Welcome back to our exploration of the musical career of the great Duke Ellington.
In a story that is not unfamiliar to fans of Tony Bennett, Duke Ellington found his style of music falling out of favor at beginning of the 1950s. In 1951, he saw the departure of some of his most valuable musicians from his orchestra, including Sonny Greer and Johnny Hodges. Even though he was able to keep the orchestra together, times were tough and the once-popular Ellington found himself booking one-night stands to keep going. Though he found some success in the reissues of earlier material on the “new” long-playing record albums, by 1955 the great Duke Ellington found himself without a record contract and playing background music for an ice show in Flushing.
The summer of 1956 found Ellington invited by George Wein to perform at the Newport Jazz Festival. What happened on the evening of July 7, 1956 was a legendary performance that is still being talked about today. Duke and his orchestra had played a nicely received set, including a special composition created specifically for the festival. As the night drew towards an end — local statutes required that the music be ended by midnight — Duke Ellington announced that their next number would be an old number from 1937: Dimenuendo and Crescendo in Blue, with an “interval” by tenor saxophonist Paul Gonsalves.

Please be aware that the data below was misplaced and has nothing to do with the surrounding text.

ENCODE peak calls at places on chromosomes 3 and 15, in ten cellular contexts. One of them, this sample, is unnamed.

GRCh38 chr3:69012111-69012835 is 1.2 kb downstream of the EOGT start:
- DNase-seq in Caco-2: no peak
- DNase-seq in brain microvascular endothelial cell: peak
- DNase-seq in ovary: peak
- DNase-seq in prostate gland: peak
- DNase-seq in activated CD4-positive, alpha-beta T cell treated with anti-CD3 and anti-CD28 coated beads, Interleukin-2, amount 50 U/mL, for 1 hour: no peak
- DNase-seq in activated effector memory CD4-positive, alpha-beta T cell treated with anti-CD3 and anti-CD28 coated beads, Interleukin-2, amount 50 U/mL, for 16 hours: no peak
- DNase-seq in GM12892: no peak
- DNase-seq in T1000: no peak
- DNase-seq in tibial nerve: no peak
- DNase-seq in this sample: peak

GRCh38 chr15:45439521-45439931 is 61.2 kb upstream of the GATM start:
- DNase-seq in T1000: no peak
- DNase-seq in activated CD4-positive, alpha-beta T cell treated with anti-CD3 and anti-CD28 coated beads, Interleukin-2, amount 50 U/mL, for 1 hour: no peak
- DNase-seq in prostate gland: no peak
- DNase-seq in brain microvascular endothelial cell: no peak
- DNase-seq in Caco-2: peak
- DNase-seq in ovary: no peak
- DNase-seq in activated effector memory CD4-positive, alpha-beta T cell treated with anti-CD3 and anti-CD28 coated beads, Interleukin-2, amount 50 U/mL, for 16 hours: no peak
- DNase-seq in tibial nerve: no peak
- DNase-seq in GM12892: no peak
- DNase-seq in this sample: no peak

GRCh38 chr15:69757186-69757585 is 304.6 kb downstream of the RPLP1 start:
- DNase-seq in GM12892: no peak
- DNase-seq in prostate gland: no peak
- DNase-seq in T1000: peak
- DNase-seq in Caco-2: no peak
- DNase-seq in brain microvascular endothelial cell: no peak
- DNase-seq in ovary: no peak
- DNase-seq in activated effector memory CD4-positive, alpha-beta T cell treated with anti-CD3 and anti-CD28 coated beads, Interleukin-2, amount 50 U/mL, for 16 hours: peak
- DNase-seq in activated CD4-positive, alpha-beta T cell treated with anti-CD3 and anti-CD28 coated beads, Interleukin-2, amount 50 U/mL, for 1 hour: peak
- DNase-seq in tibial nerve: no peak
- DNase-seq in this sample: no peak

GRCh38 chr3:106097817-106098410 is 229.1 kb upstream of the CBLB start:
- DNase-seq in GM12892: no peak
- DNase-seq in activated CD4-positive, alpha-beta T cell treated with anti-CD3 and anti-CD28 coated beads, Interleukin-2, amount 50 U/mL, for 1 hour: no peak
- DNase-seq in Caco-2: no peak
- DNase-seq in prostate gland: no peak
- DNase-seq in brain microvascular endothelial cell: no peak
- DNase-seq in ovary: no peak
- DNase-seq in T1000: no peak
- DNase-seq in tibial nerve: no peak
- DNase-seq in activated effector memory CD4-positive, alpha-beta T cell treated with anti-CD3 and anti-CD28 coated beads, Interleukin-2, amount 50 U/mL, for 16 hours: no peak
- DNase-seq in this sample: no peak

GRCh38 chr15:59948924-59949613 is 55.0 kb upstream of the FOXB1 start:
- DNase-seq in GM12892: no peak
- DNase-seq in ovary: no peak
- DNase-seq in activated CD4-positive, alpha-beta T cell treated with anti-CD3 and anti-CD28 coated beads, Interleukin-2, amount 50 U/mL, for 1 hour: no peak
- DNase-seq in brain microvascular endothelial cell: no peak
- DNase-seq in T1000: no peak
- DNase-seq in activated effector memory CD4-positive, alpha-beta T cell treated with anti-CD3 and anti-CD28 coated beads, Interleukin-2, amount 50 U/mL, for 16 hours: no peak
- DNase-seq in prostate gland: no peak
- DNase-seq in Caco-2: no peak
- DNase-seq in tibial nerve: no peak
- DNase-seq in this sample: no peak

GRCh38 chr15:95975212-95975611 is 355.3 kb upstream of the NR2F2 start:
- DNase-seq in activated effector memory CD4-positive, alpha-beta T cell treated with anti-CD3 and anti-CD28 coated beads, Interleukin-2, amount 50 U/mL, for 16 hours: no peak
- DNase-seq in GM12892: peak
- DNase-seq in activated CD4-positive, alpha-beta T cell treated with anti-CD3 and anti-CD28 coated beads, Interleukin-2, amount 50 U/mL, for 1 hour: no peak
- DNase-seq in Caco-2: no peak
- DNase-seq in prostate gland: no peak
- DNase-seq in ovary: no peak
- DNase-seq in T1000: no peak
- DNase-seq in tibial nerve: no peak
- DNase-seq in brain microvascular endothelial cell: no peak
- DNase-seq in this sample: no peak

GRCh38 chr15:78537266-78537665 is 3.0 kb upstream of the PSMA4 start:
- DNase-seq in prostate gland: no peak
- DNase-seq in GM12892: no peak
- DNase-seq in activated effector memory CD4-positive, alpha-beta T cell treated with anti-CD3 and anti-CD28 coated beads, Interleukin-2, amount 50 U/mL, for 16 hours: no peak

What followed was, to many (including this author), the greatest live jazz performance ever recorded. The Gonsalves interval ran for 27 choruses of virtuoso playing: 14 minutes of incredible, perfect jazz. George Avakian wrote these liner notes for the record of this performance:
Throughout the performance there were frequent bursts of wild dancing and literally acres of people stood on their chairs, cheering and clapping. There were 7,000 people there and by halfway through his solo it had become an enormous single living organism, reacting in waves like huge ripples to the music played before it.
From this concert came his most successful album ever, Ellington at Newport. Originally a single LP, there was a double-CD re-release in 1999 that also included stage announcements and other material. In fact, the track after Dimenuendo and Crescendo in Blue is labeled Announcements, Pandemonium (Live).
And here is that legendary performance:
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